A previous blog dealt with this federal legislation arising in a decision of the British Columbia Supreme Court (BCSC). The opening there was as follows:
Assisted Human Reproduction or Assisted Reproductive Technology (“ART”) sounds like the inspiration for a dystopian novel or a Netflix Series. Historically the human body, its parts and products, have not been considered property in law. Each of us has always assumed that such things were personal and would be used with our consent based on our personal decision making as we lived our lives. There was, in addition, the scientific inability to make use of such material. The world’s first test tube baby, Louise Joy Brown, was not born until 1978 in England.
The first and only Canadian legislation dealing with ART was the Assisted Human Reproduction Act (“AHRA”) proclaimed in 2004. One of its objects was the principle of free and informed consent as a fundamental condition of the use of ART. It, therefore, prohibited the use of human reproductive material for the purposes of creating an embryo unless the donor had given their written consent. This prohibition is premised on the legal conclusion that there is some form of property in the material and that it belongs to the individual from whom it came. What then if the donor is unable to provide that necessary written consent?
The reference to a Netflix dystopia came true given the recent release of “I Am Mother” on Netflix. Here, human reproduction has become entirely automated in the hopes of producing a better world populated by only the “best” people as determined by an algorithm. Consent to do so was not likely present.
The issue of the use of ART without consent came before a judge of the Ontario Superior Court of Justice (ONSC) in S.H. v. D.H. The parties were now divorced. While married, they had contracted with an American lab to create embryos to further their wish to have children. The two viable embryos produced were not the product of their reproductive material, but rather from anonymous donors the couple had selected. The embryos were then shipped to a Canadian lab, where one was implanted in the Applicant wife resulting in the birth of a child. The couple later divorced.
The wife now wished to have another child and use the remaining embryo. The husband was not willing to consent to such use but was agreeable to the fetus being donated to a third party. The Canadian lab was unwilling to assist the wife without a court order given the requirement for written consent in the AHRA. The wife brought her application. She was successful based on the motions judge's analysis of contract and property law.
Many provisions of the AHRA and the Assisted Human Reproduction (Section 8 Consent) Regulations are engaged in this decision. The most central are the following:
S. 8(3) of the AHRA prohibits the use of an in vitroembryo for any purpose without regulation-compliant written consent;
S. 10(1)(b) of the Consent Regulations defines the term “donor” to include a couple who are spouses at the time the in vitro embryo is created, even where neither person within the couple contributes reproductive material to the embryo; and
S. 14(3) of the Consent Regulations provides that if the donor is a couple, either spouse may withdraw consent before the embryo is used.
For the reasons that follow, I conclude that the parties together remain the disputed embryo’s “donor” under s. 10(1)(b) despite their separation and divorce, and, even though they are no longer married, s. 14(3) allows the appellant to withdraw his consent to the respondent’s use of the embryo. The appellant’s absolute right to withdraw his consent overtakes any prior contractual agreement to the contrary and is dispositive in this case.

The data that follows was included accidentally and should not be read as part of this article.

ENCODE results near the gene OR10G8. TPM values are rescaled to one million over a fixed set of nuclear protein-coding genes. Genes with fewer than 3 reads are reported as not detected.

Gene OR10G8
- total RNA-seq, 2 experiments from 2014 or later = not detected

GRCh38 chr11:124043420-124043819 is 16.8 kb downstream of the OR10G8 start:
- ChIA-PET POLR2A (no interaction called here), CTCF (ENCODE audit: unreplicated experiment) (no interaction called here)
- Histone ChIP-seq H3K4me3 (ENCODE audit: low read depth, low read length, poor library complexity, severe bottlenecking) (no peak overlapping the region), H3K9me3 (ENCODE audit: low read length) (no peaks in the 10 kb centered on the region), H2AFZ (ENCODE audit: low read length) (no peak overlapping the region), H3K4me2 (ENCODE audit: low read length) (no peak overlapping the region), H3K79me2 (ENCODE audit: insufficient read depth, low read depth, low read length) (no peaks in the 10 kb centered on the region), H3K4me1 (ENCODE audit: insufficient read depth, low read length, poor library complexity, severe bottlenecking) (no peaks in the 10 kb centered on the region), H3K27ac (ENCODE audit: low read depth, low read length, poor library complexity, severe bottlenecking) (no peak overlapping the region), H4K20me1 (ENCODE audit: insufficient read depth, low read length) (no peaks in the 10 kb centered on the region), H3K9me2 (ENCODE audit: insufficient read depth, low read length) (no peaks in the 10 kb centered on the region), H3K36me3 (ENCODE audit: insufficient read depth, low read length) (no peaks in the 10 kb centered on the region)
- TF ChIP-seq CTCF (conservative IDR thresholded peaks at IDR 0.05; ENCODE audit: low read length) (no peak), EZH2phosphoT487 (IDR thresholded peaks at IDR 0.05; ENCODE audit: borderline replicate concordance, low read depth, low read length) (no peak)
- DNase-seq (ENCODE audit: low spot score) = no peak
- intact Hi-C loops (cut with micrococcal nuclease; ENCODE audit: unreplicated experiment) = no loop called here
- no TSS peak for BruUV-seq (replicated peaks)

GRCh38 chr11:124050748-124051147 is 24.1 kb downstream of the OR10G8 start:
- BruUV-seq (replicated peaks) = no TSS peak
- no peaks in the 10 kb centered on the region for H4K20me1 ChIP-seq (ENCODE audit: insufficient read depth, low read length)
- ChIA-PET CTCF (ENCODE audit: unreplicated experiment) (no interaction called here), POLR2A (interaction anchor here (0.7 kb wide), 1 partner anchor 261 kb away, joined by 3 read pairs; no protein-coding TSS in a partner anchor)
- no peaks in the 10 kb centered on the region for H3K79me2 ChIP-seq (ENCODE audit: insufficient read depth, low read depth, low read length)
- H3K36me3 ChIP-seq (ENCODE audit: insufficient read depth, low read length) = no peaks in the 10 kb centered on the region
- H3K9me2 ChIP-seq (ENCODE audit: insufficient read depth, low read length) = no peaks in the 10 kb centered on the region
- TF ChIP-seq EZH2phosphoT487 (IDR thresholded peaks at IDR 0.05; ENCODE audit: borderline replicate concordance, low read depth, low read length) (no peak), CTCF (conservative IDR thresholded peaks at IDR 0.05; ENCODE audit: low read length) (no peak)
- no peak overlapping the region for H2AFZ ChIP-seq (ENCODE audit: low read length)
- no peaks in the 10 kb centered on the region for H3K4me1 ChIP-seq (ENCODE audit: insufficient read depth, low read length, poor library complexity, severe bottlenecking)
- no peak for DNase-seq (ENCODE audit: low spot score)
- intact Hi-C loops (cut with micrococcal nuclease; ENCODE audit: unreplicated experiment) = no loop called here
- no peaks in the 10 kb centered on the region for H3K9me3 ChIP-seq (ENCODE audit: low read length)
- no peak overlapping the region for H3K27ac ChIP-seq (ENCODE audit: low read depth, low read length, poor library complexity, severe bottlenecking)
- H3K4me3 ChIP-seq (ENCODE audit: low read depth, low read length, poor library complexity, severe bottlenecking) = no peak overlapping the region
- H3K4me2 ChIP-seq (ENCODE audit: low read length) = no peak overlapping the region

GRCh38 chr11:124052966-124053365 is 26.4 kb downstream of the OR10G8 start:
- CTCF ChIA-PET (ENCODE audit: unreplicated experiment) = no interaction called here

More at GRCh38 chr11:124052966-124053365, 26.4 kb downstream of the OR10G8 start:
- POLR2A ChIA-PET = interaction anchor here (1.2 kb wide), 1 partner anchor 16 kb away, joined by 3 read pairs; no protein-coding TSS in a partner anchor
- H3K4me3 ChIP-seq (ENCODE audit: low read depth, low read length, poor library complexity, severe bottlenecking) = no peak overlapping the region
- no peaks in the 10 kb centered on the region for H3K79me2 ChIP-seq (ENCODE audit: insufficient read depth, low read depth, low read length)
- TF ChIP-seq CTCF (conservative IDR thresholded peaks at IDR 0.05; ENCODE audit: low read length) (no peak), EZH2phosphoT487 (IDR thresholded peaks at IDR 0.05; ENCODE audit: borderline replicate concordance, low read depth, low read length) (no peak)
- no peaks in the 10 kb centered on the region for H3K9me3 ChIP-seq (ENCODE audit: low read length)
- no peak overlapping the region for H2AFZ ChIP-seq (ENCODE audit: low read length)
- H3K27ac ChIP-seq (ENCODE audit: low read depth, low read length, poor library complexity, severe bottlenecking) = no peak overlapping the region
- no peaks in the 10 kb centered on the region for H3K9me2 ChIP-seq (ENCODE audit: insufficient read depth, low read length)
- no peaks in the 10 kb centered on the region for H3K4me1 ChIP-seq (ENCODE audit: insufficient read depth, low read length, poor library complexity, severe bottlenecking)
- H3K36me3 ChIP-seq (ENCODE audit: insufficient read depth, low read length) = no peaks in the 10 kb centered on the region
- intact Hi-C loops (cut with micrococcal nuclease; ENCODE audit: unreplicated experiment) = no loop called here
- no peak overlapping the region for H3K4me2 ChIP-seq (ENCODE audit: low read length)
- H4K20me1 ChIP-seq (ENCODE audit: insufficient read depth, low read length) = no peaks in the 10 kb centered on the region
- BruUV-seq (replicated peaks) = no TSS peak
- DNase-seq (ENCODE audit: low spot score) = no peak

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In December 2019, Ontario’s Attorney General introduced Bill 161, the Smarter and Stronger Justice Act (the “Act”), which became law on July 8, 2020. The Act hopes to simplify a complex and outdated justice system by bringing changes to how legal aid services are delivered, how class actions are handled, and how court processes are administered.
Of note, the Act has amended the Judicial Review Procedures Act (JRPA) to establish new rules as to when an application for judicial review may be brought.
Any decisions made on or after July 8, 2020 are now subject to a 30-day limit for bringing an application for judicial review unless another Act provides otherwise. Courts, however, retain powers to extend the time for making an application for judicial review if satisfied that there are apparent grounds for relief and that no prejudice or hardship will be incurred by the delay. Before these amendments, the JRPA did not set out any time limits for bringing an application, but courts had powers to extend the time to bring an application if another Act prescribed the limit.
In early August 2020, the Federal Minister of Health granted an exemption under the Controlled Drugs and Substances Act (CDSA) to four terminally ill Canadians to use psilocybin in their end of life care.
Psilocybin is one of the active ingredients/chemicals in “magic mushrooms,” the other is psilocin. Both psilocybin and psilocin are controlled substances under Schedule III of the CDSA. The sale, possession, production, etc. are prohibited unless authorized for clinical trial or research purposes under Part J of the Food and Drug Regulations. Both have been illegal in Canada since 1974. According to Health Canada, there are no approved therapeutic products containing psilocybin in Canada. However, the purified active ingredient, i.e. psilocybin, is being studied in supervised clinical settings for its potential to treat various conditions such as anxiety and depression.